http://www.urmc.rochester.edu/Encyclopedia/Content.aspx?ContentTypeID=90&ContentID=P01977

    http://www.diabetes.org/diabetes-basics/symptoms/

    http://www.mayoclinic.org/diseases-conditions/type-2-diabetes/basics/symptoms/con-20031902

    http://www.diabetes.org/diabetes-basics/diagnosis/?loc=symptoms

    http://www.mayoclinic.org/diseases-conditions/type-2-diabetes/basics/symptoms/con-20031902

    http://www.diabetes.org/diabetes-basics/symptoms/

    http://www.healthline.com/health/type-2-diabetes/recognizing-symptoms#CommonSymptoms2

    http://www.mayoclinic.org/diseases-conditions/type-2-diabetes/basics/symptoms/con-20031902

  • Medical ID Bracelets for Epilepsy

    Over two million people in the United States have epilepsy, and for those individuals, carrying a medical ID bracelet with them at all times is critically important to help them get the medical assistance they need quickly and efficiently in the event of an unexpected seizure. Custom engraved medical alert bracelets from N-Style ID can communicate vital medical information when an epilepsy patient may not be able to speak for himself or herself. We also understand that wearing a boring, traditional medical bracelet can get old, which is why offer a wide range of stylish and fun ID bracelets.

    Pandora Bracelet Pandora Style Bracelet

    Epilepsy is a central nervous system disorder in which abnormal brain activity causes recurrent, unprovoked seizures during which the person experiences abnormal behavior, symptoms and sensations. Symptoms of epilepsy may include temporary confusion, staring spells, uncontrollable jerking movements, and loss of consciousness or awareness. While symptoms vary from patient to patient, it is quite common that a person with epilepsy may be unable to communicate what is happening to those around them or to explain the medical attention they need in a timely manner. Continue reading

  • Fun Family Activities for the Fall

    Fun Family Activities for the Fall

    Hard to believe that summer has come and gone so quickly, but the good news is there’s plenty of fun to be had for the fall. As the kids head back to school, the air gets crisper and the days a bit shorter, it’s always great to plan fun family activities for the evenings and weekends. Let’s explore some entertaining activities and let us know what you plan on doing in the comment section below.

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  • Diabetes Prevention Tips

    Over 18 million people in the United States have diabetes, including early onset type 1 diabetes and type 2 diabetes, which is the most common form of the disease and usually occurs later in life. While those numbers continue to grow year after year, it’s important to learn critical steps that can be taken to prevent type 2 diabetes, especially among those who are at high-risk for development. (There is currently no prevention for type 1 diabetes). By taking these preventative steps you can help to prevent or delay type 2 diabetes, and also lower your risk for possible complications of diabetes such as heart disease, stroke, kidney disease, blindness, nerve damage, and other health problems.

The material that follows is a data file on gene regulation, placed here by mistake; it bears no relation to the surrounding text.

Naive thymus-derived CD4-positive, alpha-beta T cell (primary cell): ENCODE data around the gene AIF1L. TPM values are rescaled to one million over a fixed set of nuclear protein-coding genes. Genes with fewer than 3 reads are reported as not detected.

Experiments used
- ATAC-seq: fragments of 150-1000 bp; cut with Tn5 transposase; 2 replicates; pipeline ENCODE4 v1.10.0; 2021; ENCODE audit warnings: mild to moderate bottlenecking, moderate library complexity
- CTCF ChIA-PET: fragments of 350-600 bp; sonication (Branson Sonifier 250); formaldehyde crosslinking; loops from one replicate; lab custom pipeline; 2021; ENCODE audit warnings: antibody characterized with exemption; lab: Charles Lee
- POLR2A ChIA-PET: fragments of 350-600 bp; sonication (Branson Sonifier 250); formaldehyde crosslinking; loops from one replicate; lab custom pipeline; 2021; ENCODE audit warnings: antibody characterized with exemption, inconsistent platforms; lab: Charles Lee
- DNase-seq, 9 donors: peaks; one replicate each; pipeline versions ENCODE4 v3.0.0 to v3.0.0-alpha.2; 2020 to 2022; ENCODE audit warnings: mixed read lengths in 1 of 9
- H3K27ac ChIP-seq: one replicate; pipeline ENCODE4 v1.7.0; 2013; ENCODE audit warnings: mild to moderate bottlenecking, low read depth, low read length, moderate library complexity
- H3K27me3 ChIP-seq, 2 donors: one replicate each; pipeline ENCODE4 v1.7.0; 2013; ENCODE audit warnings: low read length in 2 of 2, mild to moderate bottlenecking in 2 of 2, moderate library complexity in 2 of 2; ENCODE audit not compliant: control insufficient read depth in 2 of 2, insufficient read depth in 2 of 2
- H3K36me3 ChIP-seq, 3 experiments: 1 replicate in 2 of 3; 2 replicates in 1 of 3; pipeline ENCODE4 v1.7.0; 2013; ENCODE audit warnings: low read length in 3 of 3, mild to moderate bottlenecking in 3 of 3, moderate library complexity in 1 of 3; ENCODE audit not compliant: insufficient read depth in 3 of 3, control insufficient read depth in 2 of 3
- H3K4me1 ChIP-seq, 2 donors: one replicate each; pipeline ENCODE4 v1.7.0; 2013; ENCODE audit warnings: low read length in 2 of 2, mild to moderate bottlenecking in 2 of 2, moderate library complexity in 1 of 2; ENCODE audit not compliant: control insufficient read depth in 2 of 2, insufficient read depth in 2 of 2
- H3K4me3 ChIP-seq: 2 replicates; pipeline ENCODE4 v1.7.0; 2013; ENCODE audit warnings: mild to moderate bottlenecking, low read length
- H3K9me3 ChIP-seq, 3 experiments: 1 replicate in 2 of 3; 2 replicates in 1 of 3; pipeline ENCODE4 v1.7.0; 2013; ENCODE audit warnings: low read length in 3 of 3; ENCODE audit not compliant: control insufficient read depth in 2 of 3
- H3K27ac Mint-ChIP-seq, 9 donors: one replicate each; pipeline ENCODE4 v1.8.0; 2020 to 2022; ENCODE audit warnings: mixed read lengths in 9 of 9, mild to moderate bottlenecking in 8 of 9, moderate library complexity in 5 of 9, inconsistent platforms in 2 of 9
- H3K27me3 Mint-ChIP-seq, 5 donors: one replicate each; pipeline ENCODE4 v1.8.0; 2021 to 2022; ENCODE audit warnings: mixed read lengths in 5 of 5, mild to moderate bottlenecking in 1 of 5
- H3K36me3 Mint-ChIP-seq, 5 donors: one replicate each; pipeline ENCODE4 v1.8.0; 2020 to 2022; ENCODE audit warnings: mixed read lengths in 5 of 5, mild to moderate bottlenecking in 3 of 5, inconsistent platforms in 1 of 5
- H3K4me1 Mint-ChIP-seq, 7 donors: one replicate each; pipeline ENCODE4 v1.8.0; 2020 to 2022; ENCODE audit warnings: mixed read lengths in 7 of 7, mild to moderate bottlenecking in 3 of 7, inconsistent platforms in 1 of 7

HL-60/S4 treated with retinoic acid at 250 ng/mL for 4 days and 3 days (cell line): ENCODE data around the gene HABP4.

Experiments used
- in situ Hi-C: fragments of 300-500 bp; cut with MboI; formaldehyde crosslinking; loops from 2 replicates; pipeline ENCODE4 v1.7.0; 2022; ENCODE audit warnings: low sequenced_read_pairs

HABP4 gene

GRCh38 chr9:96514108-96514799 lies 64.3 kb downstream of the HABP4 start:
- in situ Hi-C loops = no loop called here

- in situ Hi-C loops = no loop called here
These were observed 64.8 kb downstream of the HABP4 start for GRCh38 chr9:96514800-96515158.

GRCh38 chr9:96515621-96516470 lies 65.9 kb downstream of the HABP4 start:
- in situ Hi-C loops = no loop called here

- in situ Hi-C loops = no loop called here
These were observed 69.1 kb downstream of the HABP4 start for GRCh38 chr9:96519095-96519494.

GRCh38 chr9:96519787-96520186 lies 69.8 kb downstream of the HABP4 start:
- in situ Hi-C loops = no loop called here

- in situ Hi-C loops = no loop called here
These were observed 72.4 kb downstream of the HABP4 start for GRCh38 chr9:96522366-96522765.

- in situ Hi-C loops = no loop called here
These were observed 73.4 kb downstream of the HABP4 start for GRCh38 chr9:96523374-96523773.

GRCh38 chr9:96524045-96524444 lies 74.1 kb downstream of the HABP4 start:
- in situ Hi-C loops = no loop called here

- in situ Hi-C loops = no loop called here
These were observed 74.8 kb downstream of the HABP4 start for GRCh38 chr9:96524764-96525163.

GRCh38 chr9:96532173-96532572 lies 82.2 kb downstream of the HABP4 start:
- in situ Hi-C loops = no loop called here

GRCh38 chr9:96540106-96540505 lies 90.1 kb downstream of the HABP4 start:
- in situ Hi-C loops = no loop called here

Diabetes Prevention Tips Diabetes Prevention Tips

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  • What are Triggers for Seizures?

    Even though epilepsy is the 4th most common neurological disorder, affecting an estimated 1 in 26 people at some point in their lifetime, there’s still a great deal about seizures that many people don’t know. One of the first questions many people have is: what are triggers for seizures? While for more than half the people with epilepsy have no identifiable causes of the condition, for the other half the condition can be traced to a variety of factors.

    What are triggers for seizures? What are triggers for seizures?

    Identifying and understanding the triggers, symptoms, risk factors and preventative measures for seizures are vitally important for helping to minimize their occurrence and potential complications. Some people find that seizures are more likely to occur in certain situations and keeping track of those factors that may precipitate a seizure can help you recognize when a seizure might be coming and what triggers you should try to avoid. Common triggers for seizures can include: Continue reading